Issue of April 15, 2018
     
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EDITORIAL

TRANSPARENCY IN USE OF GREEN FEES


There is one more issue that the impending closure of Boracay has brought out, which also deserves to be discussed especially in tourism-oriented areas where green fees are being collected and how efficient and transparent these fees are disbursed to ensure sustainable tourism.

As the Department of the Interior and Local Government is preparing the filing of administrative charges against local government officials in Aklan, one issue that was revealed was how concerned offices spent the green fees collected from every tourist who visits the world-famous island.

The DILG has yet to finalize its report but given the recent television interview of DILG ASec. Epimaco Densing III, it appeared that officials entrusted with the custody and dispensation of fees collected has a lot of explaining to do.

Here in the Cordillera, several towns have ordinances authorizing the collection of green or environmental fees.

We bring up the issue on the proper (or improper) use of green/environmental fees given the fact even before the issue on Boracay, several quarters have questioned how the local government of Tuba, Benguet then was using fees collected from the entry of tourists and other guests visiting Mt. Sto. Tomas, which was catapulted into an instant destination when it became the location for a local television series.

For decades now, green fees are likewise collected from individuals scaling Mount Pulag, the highest peak in Luzon, but little is being done to protect the reservation with the use of the green fees, as commercial farms and other destructive human activities such as illegal logging continue to pose serious threats to the forest, which is the primary source of tributaries of major rivers in Luzon.

In fact, we had explained previously that the continued expansion of commercial farms coupled with tree cutting and slash-and-burn activities have done more harm to Mount Pulag in decades than the recent fire.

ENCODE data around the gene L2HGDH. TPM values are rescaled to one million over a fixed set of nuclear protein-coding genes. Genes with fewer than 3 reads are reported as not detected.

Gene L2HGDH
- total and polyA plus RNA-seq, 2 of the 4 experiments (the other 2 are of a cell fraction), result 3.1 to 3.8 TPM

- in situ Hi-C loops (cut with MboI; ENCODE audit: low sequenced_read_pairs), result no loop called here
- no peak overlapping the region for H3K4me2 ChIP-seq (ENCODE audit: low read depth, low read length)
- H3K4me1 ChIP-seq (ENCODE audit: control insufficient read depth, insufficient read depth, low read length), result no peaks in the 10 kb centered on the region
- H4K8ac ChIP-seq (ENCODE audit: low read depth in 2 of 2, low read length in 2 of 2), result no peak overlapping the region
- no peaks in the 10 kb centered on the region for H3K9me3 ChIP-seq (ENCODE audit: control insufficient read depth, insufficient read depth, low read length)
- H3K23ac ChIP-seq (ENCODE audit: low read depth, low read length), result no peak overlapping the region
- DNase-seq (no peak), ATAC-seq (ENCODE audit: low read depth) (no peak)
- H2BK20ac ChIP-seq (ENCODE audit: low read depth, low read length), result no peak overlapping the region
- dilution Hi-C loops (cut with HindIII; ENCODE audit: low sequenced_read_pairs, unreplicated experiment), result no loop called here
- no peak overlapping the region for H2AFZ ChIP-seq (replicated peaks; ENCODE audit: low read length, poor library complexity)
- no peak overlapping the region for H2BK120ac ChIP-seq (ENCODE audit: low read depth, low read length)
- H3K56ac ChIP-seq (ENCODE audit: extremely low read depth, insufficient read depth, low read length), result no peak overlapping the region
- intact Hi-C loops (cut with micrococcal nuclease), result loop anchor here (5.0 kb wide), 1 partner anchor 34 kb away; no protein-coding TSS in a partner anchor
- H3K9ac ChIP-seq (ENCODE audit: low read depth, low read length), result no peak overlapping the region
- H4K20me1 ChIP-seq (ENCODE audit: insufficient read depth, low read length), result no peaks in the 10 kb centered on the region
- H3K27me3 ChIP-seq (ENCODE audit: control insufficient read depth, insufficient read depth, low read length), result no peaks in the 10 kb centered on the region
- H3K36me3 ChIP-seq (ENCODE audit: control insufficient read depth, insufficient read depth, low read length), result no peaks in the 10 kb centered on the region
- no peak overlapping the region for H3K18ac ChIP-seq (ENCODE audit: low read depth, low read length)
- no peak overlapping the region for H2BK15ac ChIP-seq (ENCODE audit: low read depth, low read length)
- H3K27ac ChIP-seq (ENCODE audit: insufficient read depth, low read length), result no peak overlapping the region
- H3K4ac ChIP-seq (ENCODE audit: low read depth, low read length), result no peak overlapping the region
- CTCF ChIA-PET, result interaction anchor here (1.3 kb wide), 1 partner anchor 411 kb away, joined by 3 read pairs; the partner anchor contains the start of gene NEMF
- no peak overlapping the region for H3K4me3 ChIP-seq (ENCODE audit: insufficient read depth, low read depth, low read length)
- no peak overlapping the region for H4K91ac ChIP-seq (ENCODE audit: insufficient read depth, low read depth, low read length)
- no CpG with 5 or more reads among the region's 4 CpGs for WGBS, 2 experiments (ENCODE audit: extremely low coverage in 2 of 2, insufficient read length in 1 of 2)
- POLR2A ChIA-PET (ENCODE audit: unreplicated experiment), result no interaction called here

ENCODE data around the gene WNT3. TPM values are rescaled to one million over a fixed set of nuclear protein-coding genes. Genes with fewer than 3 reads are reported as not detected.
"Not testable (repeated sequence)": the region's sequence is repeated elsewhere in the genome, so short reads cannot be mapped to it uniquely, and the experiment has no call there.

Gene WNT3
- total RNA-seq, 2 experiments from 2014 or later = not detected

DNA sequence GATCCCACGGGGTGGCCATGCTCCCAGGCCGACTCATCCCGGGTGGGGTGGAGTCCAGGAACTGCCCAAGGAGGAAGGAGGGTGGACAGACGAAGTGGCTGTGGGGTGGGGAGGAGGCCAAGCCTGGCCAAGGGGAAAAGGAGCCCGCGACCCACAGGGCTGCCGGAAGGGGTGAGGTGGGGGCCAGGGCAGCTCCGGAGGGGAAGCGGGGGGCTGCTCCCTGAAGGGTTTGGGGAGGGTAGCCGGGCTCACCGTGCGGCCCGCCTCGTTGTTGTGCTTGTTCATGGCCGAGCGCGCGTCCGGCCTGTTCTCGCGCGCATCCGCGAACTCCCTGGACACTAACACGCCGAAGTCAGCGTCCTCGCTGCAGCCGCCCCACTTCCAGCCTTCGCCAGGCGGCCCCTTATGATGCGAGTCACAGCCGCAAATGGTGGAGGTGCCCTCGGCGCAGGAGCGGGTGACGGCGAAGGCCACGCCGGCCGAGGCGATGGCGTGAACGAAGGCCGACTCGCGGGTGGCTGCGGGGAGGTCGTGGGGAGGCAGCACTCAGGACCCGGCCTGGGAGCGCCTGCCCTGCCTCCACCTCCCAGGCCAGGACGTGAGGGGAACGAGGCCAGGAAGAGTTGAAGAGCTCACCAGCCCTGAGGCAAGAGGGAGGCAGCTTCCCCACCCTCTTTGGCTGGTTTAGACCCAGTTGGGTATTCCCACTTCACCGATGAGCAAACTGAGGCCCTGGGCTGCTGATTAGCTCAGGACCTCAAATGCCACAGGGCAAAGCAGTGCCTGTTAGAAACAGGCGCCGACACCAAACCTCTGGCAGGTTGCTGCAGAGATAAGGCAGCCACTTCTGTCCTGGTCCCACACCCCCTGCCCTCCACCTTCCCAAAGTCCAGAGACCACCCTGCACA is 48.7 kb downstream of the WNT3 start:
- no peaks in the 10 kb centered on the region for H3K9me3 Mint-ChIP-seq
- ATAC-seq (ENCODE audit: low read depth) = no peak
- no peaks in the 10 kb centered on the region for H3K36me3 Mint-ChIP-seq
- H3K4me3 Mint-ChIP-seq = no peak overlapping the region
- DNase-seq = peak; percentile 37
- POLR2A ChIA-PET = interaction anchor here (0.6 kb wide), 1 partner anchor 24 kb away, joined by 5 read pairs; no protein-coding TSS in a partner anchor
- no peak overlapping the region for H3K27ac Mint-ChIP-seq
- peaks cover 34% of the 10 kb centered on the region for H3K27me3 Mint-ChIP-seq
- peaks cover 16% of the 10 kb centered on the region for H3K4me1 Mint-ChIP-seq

We hope that proper accounting and auditing procedures are being followed to ensure that monies meant to protect and sustain the environment are used for its intended purpose. In the same manner, tourists and other guests have to be informed that payment of green or environmental fees does not give them the right to vandalize or dispose their wastes anytime and anywhere.

We would like to think that here in this mountain region, Cordillerans strictly adhere to time-honored principles in conserving, preserving and protecting our fragile environment.

The filing of environmental cases in 2016 against a group of motorcycle riders who destroyed portions of a mountain in Bokod, Benguet and recently, campers who recklessly disposed a butane cylinder that resulted in the burning of a portion of Mt. Pulag are testaments that compared to other tourist areas, destinations in the region are protected by the locals.

For the most frequented destinations in the region, it is not too late.

We hope we learn from the Boracay issue and so concerned officials, host communities, and even tourists must put their acts together in the formulation of guidelines that, even without a provision of green fees, will help conserve the beauty of nature that we hope the future generation will also get to see and experience.

 

 

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